birthday begins. The eflect is verj^ 
striking ; the Bock gun fires first, and 
then the royal salute goes down the 
hill by the galleries to Willis's battery, 
and is afterwards taken up by the 
troops at the bottom. Next visit 
the Signal Tower, which, under the 
Spanish rule, was called El Haoho, 
" the torch," because here were lighted 
the beacons in case of danger. At 
sunrise and sunset is fired a gun, 
which, ** booming slow with sullen 
roar," speaks the only language which 
is perfectly understood on both sides 
of the strait. All ships passing tho 
, straits are signa(},§4 Ji^^i^^tto, ptation, 

378 Boutedd. — Gibraltar : Signal Tower ; Alameda. Sect. Y. 

aDd reported to the governor below, 
and thence to ** Lloyd's," in London. 
At the signal tower, refreshments (in- 
cluding excellent English ale) are 
provided by the sergeant of the Royal 
Artillery who is in charge. The pano- 
rama from El Hacho is unrivalled. 
The mountains of Eonda loom on the 
northern horizon, Granada's snowy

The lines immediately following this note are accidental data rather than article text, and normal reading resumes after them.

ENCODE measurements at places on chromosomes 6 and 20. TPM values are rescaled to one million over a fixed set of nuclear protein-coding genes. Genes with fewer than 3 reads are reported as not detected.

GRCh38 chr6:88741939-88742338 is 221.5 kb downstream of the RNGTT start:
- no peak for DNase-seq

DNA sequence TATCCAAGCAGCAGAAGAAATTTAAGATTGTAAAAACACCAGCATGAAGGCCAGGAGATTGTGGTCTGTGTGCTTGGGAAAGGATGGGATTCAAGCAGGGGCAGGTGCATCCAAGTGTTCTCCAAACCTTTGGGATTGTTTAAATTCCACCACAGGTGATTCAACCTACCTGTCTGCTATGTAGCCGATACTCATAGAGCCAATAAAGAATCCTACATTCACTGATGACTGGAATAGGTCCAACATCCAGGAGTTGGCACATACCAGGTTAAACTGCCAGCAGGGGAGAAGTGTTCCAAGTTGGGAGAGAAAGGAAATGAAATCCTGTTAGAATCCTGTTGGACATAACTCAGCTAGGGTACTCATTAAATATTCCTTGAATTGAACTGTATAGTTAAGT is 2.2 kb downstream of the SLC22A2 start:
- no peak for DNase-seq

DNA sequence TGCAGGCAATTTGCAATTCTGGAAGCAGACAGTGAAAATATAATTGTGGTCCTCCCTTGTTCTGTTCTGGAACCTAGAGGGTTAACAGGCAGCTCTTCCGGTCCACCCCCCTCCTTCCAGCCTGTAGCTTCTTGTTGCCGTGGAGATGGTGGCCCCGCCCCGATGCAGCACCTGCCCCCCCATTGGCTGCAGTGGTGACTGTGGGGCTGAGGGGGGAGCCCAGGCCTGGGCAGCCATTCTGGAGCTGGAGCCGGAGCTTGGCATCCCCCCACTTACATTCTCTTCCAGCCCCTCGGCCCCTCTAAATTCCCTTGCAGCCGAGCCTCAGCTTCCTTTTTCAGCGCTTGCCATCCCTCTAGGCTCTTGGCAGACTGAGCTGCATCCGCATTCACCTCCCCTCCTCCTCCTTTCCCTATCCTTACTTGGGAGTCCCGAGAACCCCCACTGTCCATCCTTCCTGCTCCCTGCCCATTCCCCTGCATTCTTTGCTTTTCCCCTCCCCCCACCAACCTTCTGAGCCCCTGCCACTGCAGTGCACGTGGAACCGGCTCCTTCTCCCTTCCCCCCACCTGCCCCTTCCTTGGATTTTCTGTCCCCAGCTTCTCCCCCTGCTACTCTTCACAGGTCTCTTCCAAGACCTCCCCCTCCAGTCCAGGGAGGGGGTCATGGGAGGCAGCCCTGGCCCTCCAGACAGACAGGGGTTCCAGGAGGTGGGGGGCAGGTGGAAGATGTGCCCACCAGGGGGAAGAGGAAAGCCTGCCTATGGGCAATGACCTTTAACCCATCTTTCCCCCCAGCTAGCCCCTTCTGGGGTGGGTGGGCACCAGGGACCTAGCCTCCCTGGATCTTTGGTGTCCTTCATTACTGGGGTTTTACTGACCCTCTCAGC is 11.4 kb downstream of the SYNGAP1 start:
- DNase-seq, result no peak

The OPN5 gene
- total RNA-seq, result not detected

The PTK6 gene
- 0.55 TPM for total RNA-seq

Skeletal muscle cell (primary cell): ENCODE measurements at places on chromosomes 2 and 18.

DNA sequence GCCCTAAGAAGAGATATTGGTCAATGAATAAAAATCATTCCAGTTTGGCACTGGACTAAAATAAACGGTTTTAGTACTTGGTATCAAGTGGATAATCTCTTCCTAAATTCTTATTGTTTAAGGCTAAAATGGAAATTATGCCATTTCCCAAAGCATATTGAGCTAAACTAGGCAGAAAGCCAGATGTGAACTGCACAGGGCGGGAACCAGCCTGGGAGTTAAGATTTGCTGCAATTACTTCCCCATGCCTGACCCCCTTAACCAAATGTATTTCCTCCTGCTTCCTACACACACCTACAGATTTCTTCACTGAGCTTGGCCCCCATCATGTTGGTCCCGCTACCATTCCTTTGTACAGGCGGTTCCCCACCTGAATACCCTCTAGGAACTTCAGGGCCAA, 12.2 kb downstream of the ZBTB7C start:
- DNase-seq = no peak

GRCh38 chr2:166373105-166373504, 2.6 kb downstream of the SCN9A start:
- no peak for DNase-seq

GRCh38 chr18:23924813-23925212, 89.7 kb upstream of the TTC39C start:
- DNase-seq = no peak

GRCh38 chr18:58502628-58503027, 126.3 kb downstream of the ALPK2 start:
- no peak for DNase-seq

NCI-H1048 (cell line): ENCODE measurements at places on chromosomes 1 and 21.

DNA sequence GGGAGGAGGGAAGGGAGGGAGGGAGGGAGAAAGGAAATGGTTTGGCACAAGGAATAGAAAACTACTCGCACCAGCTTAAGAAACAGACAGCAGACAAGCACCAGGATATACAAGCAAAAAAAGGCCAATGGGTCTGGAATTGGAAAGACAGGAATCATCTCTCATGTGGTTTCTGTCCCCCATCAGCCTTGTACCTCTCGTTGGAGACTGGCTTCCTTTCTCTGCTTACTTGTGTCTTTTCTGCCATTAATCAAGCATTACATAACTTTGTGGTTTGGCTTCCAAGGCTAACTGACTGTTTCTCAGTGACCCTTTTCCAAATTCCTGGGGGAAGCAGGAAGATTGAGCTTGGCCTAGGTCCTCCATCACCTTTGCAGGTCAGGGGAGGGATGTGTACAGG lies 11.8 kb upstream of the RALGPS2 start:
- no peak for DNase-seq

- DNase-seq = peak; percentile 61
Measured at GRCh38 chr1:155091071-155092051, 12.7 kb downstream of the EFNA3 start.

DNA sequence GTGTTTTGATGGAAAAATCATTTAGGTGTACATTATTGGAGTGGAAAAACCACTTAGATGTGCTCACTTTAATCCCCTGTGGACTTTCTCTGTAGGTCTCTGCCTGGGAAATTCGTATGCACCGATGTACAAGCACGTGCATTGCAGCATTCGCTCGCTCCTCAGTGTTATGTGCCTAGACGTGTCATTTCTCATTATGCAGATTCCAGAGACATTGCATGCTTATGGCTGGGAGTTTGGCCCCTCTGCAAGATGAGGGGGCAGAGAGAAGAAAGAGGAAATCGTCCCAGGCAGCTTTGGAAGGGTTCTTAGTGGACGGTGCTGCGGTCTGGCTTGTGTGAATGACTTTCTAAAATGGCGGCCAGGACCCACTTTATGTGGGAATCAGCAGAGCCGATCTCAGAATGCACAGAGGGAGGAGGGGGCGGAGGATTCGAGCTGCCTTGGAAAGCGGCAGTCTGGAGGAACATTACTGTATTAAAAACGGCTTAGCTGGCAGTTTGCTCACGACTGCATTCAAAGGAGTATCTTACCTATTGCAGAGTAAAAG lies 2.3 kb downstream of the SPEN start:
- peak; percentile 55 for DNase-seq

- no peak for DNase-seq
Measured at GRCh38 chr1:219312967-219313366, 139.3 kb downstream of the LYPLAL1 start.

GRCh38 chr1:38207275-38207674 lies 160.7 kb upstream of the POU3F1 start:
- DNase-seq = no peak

sierras rise like a shadow to the east," 
whilst across the straits Oeuta glistens 
in the sunlight, an African town, now 
in the possession of Spain, occupying 
a strong and almost insulated military 
position at the foot of the mountain 
ridge (2200 ft. high), which forms the 
Ahyla, the ** mountain of God," of the 
Phoenicians, the Gibel Mo-osa (hill of 
Musa) of the Moors, the Caho de Bullo- 
nes of the Spaniard, the ** Ape's HiU '* 
of the Englishman, and the African 
pillar of Hercules. Towards the 
north-west, in the distance, are the 
hUls of Ojen and Sianorra, and the 
arid smnmits of Monte Cuervo, whilst 
picturesque Algeciras is seen across 
the bay, and San Eoque rises behind 
its cork wood to the rt. Gibraltar and 
the long line of the lower bastions 
skirt the Bock below, and complete 
one of the grandest panoramic views 
to be obtained in Europe. 

From the Signal Tower visit la Si- 
mta, **the little chair," to which a 
narrow path formerly led down to 
Catalan Bay : it was destroyed many 
years ago to prevent surprises, as 
Gibraltar was once nearly taken by a 
party of Spaniards, during the siege 
of 1704, who crept up this pathway 
during the night. The * S. point 
of the rock is called O'Hara's